Wake, Viewing, or Visitation prior to a Catholic Funeral
The prayer service for Vigil is conducted the evening prior to the funeral day and it involves much of a wake or viewing, where families and friends congregate in the deceased person’s home, or in church for prayers and remembrance of the deceased. The prayers are presided on by a deacon or priest, although even a layperson that is knowledgeable on the traditions and prayers could preside over should the deacon or priest not be available(Quartier, 2009). The vigil provides the appropriate time for the friends and family to eulogize and pay civil or fraternal tributes to the deceased. It must be understood that eulogies may not be delivered during the funeral service.
Catholic funerals can be held within churches and chapels. The funeral masses are led by the priests, who may also take charge of the funeral liturgy. In the absence of a priest, the funeral liturgy could be led by a deacon, or the layperson that is knowledgeable with the traditions(Ata, 2012). However, the delivery of the homily is solely left for the priest or a deacon, and this also serves in the remembrance of diseased through incorporation of examples seen in the life of the diseased. All through the services, regardless of the person leading the services, laypersons are allowed to act as musicians, readers, ushers, pallbearers, and in many other roles. The nature of music at the service must be appropriate, and these may include psalms, hymnals and readings.
The Committal Rite is the interment service for the Catholics, and it involves the final interment or burring of the body. The service may be conducted at mausoleum, tomb, gravesite, or the columbarium. Friends and families come together with the deacon or priest to offer their prayers over the body for the final time(Parsons, 2012).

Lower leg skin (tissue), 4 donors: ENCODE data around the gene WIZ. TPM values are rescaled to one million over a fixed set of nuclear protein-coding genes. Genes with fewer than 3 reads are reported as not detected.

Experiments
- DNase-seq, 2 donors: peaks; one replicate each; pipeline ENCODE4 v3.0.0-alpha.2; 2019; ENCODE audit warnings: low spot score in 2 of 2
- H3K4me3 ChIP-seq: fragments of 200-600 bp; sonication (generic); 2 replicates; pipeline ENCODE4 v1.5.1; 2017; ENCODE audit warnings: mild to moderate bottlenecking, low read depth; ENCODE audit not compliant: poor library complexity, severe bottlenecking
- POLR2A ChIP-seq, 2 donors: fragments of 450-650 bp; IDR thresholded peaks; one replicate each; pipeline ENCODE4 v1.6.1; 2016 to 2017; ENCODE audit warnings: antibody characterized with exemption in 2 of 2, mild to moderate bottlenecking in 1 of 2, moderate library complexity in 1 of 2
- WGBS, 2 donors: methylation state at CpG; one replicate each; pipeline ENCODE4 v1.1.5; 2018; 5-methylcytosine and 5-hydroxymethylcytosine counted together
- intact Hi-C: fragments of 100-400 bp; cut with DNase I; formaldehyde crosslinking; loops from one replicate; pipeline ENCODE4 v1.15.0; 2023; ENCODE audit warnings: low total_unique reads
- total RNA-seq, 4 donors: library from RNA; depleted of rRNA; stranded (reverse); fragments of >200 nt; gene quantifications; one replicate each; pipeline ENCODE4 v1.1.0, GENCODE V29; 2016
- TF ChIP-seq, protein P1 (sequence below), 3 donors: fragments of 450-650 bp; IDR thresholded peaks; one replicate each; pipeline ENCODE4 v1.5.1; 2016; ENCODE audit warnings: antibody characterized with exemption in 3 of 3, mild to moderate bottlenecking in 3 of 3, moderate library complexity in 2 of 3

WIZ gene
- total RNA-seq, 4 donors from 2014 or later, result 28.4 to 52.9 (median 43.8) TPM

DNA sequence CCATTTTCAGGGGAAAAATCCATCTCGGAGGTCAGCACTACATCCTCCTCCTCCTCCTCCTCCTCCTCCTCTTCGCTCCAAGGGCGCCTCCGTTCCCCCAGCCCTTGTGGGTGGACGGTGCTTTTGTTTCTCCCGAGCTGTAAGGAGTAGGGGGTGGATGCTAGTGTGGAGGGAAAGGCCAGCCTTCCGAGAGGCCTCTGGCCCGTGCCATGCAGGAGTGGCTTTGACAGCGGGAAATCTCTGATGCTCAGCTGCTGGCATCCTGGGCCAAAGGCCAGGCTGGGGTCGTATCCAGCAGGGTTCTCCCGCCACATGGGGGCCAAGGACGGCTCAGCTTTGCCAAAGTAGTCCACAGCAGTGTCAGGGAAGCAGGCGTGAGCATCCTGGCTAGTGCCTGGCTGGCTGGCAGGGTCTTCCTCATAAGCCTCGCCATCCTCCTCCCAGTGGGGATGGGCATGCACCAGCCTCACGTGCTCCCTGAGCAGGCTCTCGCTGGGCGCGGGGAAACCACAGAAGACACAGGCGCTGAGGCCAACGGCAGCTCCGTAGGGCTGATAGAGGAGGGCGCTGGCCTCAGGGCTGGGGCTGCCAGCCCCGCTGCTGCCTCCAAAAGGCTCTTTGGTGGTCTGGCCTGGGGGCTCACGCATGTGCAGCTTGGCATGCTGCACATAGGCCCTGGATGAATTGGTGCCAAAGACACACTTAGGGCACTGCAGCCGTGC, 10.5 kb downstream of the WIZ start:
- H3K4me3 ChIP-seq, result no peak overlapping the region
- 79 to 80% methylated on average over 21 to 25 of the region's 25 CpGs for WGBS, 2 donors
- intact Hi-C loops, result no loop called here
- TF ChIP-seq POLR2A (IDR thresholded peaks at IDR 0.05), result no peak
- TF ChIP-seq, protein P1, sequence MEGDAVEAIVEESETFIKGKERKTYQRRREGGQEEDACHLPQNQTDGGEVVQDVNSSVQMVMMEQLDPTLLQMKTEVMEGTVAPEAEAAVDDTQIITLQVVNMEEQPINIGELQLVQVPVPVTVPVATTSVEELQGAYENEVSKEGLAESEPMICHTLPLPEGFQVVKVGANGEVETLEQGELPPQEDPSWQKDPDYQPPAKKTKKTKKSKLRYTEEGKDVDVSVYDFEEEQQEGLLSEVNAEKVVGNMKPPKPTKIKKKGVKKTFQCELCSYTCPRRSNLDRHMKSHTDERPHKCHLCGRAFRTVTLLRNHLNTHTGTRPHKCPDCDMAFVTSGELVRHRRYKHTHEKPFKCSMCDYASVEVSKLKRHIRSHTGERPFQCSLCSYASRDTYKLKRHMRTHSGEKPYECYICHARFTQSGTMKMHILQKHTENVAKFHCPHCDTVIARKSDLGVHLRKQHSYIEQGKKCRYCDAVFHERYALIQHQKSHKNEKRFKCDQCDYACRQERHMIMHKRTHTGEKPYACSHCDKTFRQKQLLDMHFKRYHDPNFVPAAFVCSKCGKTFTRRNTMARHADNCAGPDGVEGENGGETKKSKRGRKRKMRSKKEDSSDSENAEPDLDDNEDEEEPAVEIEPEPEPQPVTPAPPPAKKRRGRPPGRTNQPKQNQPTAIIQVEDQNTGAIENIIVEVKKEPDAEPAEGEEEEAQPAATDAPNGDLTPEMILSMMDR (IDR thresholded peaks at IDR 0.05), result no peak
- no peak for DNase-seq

The Catholic Church has demonstrated significant levels of consistence in the preservation of the integrity of the funeral practices until today. However, the changing human society in terms of resources, political and global influences mean that adjustments should be done in other traditional practices in favor of the more popular and reasonably important practices, amongst which is body cremation. Generally, the Catholic funeral services remain purely religious as evident in the manner burial sites are made sacred through blessing the place in which the body will be placed or buried, and this is done by the priest or the deacon. More prayers are then recited by the priest or deacon before all other people join by saying the Lord’s Prayer.
Ata, A. (2012). Bereavement anxieties and health amongst the Australian-Italian Catholic community.Mental Health, Religion & Culture, 15(6), 555-570
Parsons, B. (2012). Identifying key changes: the progress of cremation and its influence on music at funerals in England, 1874–2010.Mortality, 17(2), 130-144
Quartier, T. (2009).Personal symbols in Roman Catholic funerals in the Netherlands.Mortality, 14(2), 133-14